A general interest in travel and history, pepped up by a desire to add this cemetery to an extensive database I maintain of burial records of cemeteries in Pakistan prompted me to undertake a journey to Landi Kotal. I first arrived at the famed Khyber Rifles Mess. Even during the British period, their headquarter was at Landi Kotal as is now. The three main Khyber Rifles garrisons were Landi Kotal at the western end of the Pass, Fort Maude to the east and Ali Masjid in the middle.
I learned that the cemetery was closeby, at walking distance. While its main gate is kept locked by order of the Diocese of Peshawar, however, fortunately a Christian family that looks after a small chapel behind the Khyber Rifles' Mess had a spare key. Couple of members of this family work in the Photography Section at the Mess. They are cooperative and can be easily reached there if one wants to visit the graveyard.
The cemetery itself is about the size of a soccer field. Its burials date mainly from 1879-80 (Second Afghan War) and 1898 (Tirah Campaign and Afridi uprisings 1896-1898) and 1919 (Third Afghan War). Many regiments and battalions are represented here. Two stone obelisks stand in the middle, each bearing a plaque. The inscription on one is almost faded and the other records: "Sacred to the memory of the British soldiers of all ranks who lie buried near this spot 187 of whom died at Landi Kotal from the result of wounds received in action and from disease during the Afghan Campaign of 1879-80 and the remainder since the reoccupation of the Khyber in 1898."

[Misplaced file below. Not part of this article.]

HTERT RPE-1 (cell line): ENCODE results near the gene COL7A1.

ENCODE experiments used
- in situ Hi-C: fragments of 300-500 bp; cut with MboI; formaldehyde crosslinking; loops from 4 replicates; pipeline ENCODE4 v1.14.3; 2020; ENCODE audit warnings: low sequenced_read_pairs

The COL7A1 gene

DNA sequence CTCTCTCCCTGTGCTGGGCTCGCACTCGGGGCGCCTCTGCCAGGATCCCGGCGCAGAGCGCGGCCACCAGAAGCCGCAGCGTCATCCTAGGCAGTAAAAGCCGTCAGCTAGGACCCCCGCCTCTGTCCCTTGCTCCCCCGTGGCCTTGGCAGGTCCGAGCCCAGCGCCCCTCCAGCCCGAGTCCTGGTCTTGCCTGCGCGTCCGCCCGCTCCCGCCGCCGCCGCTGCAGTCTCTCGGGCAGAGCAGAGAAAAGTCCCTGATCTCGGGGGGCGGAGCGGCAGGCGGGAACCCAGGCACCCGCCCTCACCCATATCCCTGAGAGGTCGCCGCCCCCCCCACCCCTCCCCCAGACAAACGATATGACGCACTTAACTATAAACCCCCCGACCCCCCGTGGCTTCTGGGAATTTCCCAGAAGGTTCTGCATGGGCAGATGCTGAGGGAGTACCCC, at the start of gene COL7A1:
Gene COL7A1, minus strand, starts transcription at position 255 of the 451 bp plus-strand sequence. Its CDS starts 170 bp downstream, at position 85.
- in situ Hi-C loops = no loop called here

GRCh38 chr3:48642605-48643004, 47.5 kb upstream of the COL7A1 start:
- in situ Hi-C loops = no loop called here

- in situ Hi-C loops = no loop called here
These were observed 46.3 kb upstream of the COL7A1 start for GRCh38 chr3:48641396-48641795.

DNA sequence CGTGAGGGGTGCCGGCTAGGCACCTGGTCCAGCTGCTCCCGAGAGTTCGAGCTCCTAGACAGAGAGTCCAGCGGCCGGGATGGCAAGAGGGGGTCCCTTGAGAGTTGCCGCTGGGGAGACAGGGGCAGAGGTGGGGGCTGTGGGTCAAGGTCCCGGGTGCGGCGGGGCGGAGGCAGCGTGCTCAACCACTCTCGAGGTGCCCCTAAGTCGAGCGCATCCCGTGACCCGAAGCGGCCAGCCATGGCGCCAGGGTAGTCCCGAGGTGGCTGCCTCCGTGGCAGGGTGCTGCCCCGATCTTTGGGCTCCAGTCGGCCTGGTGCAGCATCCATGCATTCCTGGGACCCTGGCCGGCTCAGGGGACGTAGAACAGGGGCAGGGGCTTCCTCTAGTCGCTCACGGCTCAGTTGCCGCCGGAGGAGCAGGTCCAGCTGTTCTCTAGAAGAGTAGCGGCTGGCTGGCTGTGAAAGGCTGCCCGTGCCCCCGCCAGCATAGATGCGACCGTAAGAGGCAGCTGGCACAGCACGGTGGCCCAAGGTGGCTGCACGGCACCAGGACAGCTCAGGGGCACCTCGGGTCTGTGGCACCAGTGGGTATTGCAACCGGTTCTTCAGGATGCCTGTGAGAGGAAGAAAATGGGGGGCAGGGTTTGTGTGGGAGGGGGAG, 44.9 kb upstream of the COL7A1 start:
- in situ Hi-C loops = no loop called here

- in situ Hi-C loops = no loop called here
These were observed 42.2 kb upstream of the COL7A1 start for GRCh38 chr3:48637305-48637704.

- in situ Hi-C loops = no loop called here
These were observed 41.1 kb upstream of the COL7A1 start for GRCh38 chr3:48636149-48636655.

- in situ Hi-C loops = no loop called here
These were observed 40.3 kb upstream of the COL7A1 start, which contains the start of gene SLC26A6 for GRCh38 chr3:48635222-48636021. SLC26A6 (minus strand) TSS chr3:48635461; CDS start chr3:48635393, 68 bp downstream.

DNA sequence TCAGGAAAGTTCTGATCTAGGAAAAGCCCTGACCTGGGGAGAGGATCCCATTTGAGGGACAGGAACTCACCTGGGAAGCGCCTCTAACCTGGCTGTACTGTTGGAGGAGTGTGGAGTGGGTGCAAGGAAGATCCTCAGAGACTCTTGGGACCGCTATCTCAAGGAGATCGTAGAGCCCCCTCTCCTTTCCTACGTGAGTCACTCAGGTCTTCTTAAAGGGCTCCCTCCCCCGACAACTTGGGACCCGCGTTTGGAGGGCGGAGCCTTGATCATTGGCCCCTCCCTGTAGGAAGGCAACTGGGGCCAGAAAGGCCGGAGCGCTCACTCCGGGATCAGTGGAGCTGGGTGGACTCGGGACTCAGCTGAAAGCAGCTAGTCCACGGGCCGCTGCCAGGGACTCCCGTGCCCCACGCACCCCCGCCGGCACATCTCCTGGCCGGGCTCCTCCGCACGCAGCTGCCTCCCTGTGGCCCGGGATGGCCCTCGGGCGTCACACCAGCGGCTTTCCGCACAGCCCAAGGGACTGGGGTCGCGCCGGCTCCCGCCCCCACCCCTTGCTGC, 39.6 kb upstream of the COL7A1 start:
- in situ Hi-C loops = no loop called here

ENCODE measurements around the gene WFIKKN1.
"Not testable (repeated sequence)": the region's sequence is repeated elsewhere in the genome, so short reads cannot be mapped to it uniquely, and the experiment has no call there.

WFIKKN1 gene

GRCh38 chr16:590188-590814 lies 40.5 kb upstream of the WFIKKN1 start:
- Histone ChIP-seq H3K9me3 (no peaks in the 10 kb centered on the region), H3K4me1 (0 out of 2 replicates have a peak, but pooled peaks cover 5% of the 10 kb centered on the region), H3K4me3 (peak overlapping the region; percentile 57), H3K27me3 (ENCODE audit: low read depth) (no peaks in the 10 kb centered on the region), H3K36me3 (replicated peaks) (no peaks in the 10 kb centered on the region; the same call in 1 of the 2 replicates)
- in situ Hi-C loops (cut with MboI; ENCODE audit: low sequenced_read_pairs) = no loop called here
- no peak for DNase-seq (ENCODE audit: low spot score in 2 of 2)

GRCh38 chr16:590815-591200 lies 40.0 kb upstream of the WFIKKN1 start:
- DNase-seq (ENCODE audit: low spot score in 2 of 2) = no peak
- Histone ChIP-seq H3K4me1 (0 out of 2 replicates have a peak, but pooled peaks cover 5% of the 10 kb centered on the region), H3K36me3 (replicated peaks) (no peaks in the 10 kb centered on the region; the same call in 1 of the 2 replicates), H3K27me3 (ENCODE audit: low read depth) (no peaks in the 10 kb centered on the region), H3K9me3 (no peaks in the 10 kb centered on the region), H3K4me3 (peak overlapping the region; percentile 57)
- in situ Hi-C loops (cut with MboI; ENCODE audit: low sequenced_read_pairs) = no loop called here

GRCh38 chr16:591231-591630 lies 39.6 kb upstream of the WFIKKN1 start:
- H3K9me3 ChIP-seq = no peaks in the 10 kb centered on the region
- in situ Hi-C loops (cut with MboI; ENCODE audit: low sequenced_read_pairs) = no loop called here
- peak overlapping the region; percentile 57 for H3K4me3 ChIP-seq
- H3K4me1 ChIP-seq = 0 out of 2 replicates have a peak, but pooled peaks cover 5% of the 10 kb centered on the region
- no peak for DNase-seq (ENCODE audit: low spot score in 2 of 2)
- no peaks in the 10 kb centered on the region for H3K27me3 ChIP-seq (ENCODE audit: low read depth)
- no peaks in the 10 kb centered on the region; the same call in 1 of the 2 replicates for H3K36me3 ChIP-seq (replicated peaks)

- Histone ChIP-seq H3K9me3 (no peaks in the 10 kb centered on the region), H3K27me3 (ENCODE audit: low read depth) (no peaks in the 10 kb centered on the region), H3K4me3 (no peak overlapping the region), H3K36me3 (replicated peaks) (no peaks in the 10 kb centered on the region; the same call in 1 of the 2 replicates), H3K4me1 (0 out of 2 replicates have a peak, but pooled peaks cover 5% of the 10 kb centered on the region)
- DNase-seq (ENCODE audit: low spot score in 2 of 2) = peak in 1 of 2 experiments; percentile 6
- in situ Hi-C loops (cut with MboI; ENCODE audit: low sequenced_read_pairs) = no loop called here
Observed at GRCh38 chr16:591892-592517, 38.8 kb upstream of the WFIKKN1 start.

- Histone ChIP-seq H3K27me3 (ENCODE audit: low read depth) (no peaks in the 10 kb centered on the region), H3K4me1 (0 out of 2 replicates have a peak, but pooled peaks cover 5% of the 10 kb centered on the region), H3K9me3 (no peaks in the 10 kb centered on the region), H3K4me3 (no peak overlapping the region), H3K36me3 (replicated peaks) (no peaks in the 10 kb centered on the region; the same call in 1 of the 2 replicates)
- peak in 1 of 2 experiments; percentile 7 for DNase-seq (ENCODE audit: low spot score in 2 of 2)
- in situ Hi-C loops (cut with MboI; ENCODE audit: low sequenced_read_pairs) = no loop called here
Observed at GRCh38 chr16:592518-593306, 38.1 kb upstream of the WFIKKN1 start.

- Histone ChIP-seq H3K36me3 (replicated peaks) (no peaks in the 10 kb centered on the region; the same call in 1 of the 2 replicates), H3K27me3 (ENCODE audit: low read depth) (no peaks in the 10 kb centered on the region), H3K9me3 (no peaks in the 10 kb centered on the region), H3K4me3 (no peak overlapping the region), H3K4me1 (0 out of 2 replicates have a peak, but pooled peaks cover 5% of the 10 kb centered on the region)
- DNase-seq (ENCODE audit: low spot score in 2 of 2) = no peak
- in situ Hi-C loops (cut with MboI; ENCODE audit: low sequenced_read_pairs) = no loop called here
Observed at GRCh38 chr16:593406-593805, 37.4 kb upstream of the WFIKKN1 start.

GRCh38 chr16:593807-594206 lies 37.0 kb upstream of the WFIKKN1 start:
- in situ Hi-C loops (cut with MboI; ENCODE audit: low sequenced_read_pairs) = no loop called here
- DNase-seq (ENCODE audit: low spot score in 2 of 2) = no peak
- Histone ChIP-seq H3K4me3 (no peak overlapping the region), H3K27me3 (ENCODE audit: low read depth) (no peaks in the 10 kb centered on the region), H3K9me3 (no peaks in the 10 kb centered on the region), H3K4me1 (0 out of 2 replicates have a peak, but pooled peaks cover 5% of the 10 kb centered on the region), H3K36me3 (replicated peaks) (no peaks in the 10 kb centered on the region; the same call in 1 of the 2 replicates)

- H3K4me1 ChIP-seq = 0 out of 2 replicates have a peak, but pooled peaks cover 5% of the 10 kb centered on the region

The older graves lying towards the far end are unfortunately not very well-preserved and sometimes it is not even possible to tell who is buried underneath. Many headstones have disappeared altogether. At few places, piles of rocks mark the broken stumps where perhaps crosses had once stood. Presence of a few recent burials indicates the cemetery is still in use by a small settled community of Christians.
The newer graves dating from 1898 onwards which are closer to the entrance, are in a relatively better-preserved state. A good number of them belong to the soldiers of 2nd battalion of the Oxford Light Infantry (O.L.I.), and they appear to have been restored by that unit in more recent times. This battalion had lost many young soldiers particularly during the Tirah Campaign 1897-98. For instance, on Dec 30, 1897, the 2nd O.L.I. was ambushed at a village near Landi Kotal. It sustained heavy casualties and the military annals record that it fought a "fighting retreat to extricate itself from a closing trap."